Named Hadrian (after Hadrian's Wall in the UK), the robot has a top laying speed of 1,000 bricks per hour, which works out as the equivalent of about 150 homes a year. Of course there's no need for the machine to sleep, eat or take tea breaks either, giving it another advantage over manual laborers.

At the heart of Hadrian is a 28 m (92 ft) articulated telescopic boom. Though mounted on an excavator in the photo below, the finished version will sit on a truck, allowing it easier movement from place to place. The robot brick-layer uses information fed from a 3D CAD representation of the home for brick placement, with mortar or adhesive delivered under pressure to the head of the boom.

The boom auto-corrects itself 1,000 times per second to prevent interference from vibrations or sway. The concept is similar to the additive manufacturing process used by 3D printers, and it's several steps up from the Tiger Stone paver we've featured in the past, which is able to lay out a pattern of bricks on a flat road.

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June 20, 2015

China to Design New Russian High-Speed Railway

by @ 1:13 pm. Filed under China, High-Speed Rail, Mass Transit

 

An employee works on a high speed train model RH380B at a final assembly line of China CNR's Tangshan Railway Vehicle's factory in Tangshan, China. China is in talks with 28 countries including the United States, Russia and Brazil about high-speed rail projects. Photo: KIM KYUNG-HOON/REUTERS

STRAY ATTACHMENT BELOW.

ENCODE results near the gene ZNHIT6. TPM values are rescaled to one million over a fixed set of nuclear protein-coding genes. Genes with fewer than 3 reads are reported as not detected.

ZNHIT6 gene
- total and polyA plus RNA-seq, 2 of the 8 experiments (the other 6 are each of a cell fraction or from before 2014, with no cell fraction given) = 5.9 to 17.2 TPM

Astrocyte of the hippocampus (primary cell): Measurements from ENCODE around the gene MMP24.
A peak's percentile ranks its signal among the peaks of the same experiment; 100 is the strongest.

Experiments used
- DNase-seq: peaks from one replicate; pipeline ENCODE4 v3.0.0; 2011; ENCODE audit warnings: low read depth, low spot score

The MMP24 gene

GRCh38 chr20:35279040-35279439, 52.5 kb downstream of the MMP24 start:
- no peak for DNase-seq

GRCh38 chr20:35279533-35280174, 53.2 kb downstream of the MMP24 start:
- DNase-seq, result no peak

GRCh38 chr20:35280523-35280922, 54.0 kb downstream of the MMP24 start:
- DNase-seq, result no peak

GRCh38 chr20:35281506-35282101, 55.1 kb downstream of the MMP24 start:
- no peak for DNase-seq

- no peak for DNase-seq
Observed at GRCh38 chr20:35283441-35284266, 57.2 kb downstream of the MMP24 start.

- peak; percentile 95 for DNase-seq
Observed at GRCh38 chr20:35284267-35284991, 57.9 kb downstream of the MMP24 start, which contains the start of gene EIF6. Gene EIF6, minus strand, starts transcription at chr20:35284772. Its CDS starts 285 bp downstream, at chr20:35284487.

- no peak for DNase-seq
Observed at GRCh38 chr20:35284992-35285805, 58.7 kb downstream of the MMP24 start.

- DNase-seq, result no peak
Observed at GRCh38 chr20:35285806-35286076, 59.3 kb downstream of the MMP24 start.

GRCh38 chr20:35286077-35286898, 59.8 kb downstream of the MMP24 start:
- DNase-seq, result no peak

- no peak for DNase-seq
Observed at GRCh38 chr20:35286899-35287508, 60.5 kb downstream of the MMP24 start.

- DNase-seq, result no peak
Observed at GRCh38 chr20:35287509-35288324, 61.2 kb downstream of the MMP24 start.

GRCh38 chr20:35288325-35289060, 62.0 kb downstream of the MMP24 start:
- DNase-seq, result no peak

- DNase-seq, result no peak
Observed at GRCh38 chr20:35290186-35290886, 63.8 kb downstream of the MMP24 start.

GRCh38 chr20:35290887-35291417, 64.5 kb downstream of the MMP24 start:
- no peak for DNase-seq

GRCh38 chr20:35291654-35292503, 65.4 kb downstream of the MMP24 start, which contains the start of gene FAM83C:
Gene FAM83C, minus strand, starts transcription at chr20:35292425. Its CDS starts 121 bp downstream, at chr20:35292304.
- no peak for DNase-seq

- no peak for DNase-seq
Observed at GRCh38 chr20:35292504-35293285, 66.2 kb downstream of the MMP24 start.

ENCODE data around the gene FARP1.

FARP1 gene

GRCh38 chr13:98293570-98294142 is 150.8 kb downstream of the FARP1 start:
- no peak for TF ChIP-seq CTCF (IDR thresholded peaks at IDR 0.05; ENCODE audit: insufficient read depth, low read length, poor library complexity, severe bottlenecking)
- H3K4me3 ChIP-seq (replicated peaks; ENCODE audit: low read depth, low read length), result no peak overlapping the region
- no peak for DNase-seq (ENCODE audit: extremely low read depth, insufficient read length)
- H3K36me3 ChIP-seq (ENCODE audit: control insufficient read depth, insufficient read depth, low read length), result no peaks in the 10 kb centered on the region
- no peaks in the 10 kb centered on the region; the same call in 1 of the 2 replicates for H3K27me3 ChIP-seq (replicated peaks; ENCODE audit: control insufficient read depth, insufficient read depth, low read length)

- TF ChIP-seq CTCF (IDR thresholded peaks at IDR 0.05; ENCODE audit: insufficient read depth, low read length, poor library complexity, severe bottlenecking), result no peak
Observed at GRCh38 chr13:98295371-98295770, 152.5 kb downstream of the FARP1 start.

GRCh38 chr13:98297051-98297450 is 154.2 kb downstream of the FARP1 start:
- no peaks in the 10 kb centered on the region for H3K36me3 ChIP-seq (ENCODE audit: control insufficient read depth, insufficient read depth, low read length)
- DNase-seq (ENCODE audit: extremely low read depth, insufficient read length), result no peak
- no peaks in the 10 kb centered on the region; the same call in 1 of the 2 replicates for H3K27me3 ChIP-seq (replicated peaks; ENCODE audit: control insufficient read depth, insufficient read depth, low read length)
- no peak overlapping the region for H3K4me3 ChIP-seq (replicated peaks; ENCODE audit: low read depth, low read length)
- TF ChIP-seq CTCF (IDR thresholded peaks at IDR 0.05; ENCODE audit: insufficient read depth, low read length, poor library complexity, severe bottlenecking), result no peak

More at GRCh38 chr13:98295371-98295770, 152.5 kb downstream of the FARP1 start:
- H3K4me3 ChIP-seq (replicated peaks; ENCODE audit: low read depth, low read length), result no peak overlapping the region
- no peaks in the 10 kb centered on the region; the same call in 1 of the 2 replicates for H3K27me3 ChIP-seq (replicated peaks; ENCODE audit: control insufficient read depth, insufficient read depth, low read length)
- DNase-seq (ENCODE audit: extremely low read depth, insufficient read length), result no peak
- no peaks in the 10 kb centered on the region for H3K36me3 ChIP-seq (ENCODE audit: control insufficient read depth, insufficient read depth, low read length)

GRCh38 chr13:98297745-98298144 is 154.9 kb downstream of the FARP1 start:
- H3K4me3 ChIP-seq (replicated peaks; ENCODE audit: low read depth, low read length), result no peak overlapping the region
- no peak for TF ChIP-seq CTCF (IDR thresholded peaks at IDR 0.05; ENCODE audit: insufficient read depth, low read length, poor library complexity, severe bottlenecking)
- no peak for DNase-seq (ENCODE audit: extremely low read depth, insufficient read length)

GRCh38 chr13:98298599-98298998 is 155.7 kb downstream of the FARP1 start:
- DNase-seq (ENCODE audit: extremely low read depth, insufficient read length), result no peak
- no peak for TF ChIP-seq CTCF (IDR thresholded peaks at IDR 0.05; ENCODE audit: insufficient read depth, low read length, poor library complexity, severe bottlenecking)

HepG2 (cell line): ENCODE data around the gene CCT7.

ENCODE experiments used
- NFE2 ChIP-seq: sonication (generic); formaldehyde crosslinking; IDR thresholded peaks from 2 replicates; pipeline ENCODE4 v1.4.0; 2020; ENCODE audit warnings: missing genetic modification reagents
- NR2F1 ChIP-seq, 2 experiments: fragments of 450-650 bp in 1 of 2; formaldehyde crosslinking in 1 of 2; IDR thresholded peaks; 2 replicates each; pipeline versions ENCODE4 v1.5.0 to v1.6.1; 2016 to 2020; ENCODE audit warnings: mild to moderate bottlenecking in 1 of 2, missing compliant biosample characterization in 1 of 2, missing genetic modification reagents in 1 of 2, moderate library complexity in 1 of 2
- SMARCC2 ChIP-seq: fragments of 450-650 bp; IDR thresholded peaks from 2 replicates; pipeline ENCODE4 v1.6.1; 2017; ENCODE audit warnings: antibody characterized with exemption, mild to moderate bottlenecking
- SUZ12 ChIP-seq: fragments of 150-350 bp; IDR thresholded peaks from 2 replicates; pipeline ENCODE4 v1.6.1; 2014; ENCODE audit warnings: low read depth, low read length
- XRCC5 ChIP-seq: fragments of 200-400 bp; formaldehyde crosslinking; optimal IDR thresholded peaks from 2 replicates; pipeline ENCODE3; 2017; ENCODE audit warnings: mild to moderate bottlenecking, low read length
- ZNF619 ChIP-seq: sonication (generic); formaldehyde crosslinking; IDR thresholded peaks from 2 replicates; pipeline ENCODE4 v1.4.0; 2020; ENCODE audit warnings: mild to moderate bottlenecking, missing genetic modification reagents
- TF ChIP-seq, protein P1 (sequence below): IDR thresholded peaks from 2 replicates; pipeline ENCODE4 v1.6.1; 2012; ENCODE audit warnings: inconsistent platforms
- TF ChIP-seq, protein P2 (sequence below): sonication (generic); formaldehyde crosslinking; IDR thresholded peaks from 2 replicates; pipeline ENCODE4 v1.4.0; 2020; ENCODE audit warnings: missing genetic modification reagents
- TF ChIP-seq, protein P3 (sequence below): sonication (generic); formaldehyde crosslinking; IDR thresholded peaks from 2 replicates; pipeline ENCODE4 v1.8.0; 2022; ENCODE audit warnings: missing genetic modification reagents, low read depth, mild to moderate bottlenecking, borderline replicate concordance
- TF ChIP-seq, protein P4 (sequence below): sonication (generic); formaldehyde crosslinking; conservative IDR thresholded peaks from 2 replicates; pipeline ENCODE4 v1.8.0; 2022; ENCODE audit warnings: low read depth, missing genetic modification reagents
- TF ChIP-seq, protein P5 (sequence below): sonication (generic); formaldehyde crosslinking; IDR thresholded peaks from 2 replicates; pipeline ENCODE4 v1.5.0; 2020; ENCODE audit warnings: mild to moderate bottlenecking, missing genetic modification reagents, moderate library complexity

Russia forced to look east for development knowhow after fallout with West

By Paul Sonne
Wall St Journal

June 19, 2015 - ST. PETERSBURG, Russia—China has signed up to design a high-speed railway between the Russian cities of Moscow and Kazan, one of the first concrete examples of the new business with China that Russian officials have been pursuing with renewed vigor since falling out with the West.

A unit of Russia’s state-owned JSC Russian Railways signed a contract Thursday with the design unit of China’s state-controlled China Railway Group to come up with the plans for a 770 kilometer high-speed rail between the two Russian cities. The Chinese firm will work alongside two Russian companies for on the designs for a total cost of 20.8 billion rubles ($383 million) over the next two years, according to Russian Railways.

Once the designs are developed, a separate tender will be held for the actual construction of the rail link, which Russian Railways expects to cost 1.06 trillion rubles ($19.5 billion). It is “likely” China’s rail developers will land that massive contract as well, but it isn’t guaranteed, Russian Railways President Vladimir Yakunin said in an interview Friday at the St. Petersburg Economic Forum.

“It is quite likely,” Mr. Yakunin said. “Of course the one who is participating in the planning has an advantage. This is obvious.”

Still, he said the final decision will be based not on who participates in the design stage but rather on what kind of financing, loans and other guarantees are on offer from the bidders. He said the tender would take place once the design is done.

Since falling out with the West over the crisis in Ukraine, the Kremlin has fostered a new era of close relations with China, turning to the east in search of finance, energy and infrastructure investment amid crimped options in Europe and the U.S.

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June 9, 2015